There is absolutely no shortcoming of tools and appliances. From dishwasher to power washers, and from power drills to paintbrushes, if you have a job to do, you can find a tool for it.
But, when looking for a new tool, no matter the type, you have one major choice before you start comparing specific models.
Should you get a manual tool or an automatic tool?
The Case for Manual Tools
Manual tools are still a very popular option for both light users and heavy users like professional contractors. They have their own unique pros and cons.
Most manual tools and appliances are much cheaper than their automatic counterparts. For example:
A manually powered coffee grinder and pour-over coffee maker is much cheaper than buying a Keurig and k-cups.
A paintbrush and paint pan is much cheaper than a paint gun.
A mass-produced log splitting axe is much cheaper than a gas-powered log splitting machine.
In almost all circumstances, as long as you aren’t opting for high quality handmade products, a manual tool with cost less than an automatic tool.
Aside from the price, manual tools have fewer moving parts. That means there’s a lot less that can break. It also tends to keep maintenance cheaper.
The major drawback for manual tools is that they are usually much slower at getting jobs done. A nail gun is much faster than a hammer for example.
The Case for Automatic Tools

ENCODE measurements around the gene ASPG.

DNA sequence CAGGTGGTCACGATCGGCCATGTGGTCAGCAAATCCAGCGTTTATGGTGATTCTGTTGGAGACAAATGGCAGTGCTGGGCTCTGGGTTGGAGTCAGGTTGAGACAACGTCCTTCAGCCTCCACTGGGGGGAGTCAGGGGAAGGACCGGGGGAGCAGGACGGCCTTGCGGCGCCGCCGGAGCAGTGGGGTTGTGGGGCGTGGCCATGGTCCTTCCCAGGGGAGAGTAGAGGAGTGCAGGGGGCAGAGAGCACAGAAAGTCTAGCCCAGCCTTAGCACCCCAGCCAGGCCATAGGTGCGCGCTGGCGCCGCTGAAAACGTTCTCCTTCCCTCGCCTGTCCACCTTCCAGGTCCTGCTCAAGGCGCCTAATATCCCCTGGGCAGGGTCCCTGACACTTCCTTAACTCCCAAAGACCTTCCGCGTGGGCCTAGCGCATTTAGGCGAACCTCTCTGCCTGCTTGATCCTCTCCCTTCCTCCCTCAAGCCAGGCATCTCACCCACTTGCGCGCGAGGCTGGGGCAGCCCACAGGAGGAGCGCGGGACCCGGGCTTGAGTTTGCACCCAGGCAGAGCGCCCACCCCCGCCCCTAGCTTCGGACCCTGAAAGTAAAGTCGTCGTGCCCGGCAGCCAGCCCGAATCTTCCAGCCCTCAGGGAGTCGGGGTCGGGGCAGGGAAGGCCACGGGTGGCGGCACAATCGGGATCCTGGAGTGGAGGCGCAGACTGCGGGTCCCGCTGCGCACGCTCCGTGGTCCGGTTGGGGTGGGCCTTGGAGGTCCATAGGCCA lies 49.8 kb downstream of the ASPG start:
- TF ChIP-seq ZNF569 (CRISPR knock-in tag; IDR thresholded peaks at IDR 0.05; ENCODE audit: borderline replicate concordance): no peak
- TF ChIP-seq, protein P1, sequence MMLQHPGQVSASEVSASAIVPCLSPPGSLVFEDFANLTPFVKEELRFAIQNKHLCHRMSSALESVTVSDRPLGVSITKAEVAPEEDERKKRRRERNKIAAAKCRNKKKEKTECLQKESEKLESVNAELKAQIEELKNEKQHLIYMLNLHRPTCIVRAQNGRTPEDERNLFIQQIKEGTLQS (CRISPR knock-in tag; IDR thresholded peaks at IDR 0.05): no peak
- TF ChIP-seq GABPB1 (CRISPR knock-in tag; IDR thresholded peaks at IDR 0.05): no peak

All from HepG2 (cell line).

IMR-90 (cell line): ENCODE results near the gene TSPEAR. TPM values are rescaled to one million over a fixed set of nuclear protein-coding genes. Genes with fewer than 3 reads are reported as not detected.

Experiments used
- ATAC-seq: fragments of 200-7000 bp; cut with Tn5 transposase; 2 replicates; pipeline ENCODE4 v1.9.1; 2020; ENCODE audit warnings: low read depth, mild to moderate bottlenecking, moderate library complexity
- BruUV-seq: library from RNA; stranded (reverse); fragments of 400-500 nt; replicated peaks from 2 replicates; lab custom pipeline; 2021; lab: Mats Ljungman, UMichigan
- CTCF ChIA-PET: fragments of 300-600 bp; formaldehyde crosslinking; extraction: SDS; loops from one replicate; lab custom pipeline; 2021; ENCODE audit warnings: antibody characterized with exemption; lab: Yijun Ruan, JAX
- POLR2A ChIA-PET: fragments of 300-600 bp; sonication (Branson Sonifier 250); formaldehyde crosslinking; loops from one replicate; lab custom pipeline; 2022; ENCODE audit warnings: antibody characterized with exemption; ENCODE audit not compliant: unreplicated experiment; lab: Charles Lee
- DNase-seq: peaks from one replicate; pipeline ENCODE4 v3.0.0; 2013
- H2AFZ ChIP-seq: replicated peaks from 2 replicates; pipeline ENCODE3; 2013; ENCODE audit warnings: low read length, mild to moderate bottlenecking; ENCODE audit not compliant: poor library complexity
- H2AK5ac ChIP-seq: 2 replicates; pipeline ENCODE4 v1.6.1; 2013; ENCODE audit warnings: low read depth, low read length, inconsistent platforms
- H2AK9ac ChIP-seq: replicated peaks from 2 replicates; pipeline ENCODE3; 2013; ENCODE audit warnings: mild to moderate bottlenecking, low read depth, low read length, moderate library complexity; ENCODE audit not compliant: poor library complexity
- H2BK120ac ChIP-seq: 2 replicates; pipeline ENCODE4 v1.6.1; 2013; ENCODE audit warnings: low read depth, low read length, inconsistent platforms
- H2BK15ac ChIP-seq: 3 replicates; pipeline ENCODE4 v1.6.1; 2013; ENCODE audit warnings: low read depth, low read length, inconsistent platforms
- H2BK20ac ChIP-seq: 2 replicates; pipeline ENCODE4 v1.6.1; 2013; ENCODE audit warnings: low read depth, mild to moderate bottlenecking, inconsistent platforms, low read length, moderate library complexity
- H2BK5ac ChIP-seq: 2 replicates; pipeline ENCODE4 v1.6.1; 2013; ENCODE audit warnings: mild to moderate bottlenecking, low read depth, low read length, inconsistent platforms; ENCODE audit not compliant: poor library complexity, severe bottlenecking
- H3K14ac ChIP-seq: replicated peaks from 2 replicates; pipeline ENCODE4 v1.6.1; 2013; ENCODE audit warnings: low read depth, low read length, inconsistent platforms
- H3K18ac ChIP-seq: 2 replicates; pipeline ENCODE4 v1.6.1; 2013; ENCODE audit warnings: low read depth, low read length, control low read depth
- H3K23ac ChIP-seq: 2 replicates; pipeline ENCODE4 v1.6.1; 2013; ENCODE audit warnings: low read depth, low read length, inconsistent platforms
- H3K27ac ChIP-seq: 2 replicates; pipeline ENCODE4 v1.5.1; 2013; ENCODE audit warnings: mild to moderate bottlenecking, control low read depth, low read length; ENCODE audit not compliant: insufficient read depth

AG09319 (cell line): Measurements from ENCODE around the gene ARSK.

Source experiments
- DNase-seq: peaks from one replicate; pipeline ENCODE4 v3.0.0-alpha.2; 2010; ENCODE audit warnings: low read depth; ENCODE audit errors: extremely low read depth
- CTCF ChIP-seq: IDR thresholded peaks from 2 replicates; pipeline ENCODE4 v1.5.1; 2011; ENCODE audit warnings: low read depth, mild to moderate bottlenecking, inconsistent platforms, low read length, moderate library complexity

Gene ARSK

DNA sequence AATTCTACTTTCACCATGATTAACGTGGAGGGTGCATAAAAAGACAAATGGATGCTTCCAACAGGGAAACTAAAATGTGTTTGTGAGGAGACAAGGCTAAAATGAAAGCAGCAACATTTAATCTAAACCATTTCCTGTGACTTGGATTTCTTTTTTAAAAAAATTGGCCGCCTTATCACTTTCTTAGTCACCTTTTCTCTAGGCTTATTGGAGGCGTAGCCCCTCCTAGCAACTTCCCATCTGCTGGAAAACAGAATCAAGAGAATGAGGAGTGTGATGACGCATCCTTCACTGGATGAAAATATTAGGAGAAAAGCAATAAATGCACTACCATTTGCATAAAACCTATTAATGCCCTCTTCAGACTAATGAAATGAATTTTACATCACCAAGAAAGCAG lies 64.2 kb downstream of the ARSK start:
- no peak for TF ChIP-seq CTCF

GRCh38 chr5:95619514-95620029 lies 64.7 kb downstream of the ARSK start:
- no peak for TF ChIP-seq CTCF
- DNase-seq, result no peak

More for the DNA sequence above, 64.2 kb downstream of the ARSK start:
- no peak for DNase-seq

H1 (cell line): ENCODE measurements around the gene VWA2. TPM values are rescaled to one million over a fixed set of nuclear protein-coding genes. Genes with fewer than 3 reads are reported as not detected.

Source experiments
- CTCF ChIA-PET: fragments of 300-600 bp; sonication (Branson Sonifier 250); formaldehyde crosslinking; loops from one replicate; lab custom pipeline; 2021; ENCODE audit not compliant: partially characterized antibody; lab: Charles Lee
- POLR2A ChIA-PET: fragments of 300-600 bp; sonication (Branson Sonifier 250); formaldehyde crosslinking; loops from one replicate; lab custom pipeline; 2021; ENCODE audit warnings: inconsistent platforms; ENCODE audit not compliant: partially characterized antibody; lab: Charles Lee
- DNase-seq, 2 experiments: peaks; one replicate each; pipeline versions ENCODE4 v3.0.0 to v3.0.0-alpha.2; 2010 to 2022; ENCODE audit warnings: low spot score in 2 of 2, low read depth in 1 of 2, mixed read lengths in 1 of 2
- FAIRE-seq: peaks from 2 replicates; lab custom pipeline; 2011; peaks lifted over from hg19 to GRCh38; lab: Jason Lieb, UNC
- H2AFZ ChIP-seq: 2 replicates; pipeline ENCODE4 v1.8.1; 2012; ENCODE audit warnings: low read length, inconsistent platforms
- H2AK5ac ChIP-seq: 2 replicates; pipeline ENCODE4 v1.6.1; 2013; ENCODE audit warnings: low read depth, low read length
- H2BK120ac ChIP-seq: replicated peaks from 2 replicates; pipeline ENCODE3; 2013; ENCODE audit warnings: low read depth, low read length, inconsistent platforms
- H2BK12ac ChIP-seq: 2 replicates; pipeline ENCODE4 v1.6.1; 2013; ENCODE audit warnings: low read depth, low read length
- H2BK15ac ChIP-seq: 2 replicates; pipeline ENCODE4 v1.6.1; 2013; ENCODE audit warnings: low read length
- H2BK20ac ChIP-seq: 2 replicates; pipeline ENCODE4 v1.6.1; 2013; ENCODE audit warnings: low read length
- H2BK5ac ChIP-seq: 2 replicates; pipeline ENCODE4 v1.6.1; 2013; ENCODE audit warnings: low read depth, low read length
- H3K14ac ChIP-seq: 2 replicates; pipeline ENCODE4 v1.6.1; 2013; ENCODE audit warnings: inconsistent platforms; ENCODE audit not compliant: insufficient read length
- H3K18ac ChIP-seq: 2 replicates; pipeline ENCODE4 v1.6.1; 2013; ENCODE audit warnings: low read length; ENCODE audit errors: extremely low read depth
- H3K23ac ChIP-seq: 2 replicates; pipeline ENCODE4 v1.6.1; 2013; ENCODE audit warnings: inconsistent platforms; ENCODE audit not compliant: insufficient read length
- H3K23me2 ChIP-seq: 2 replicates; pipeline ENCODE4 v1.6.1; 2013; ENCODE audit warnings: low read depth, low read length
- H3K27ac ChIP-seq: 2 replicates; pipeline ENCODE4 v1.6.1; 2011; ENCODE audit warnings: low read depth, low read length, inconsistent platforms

Automatic tools are very popular, and for good reason. They make many people’s lives much easier.
Probably the biggest benefit to using an automatic tool over its manual counterpart is speed. From homemakers to those in commercial construction, speed matters.
For example, how many people do you know that still wash their clothes with a washing board and not with a washing machine? And, you will rarely find cement being mixed by hand nowadays.
The biggest drawback of automatic tools is one of the biggest benefits you get from manual tools, and that is the price. Automatically tools can be extremely costly.
However, when evaluating the true cost of an automatic tool, you should take more than its sticker price into consideration. If the time saved over the life of a tools use outweighs the initial extra expense, it could end up being a much better value than a manual tool.
Or to put it another way, a contractor paying employees an hourly rate may get a job done in half the time using an automatic tool than they would if everyone were using manual tools. What he or she loses on the cost of the tool, they make up for in the cost of labor.
There’s no real clear-cut winner. It very much depends on the situation. For casual users, a manual tool will probably be the best value. For heavy users automatic tools usually tend to be a better long-term value despite the higher initial out-of-pocket expense.
As long as you get the right tool for the job, you can’t really go wrong with either selection.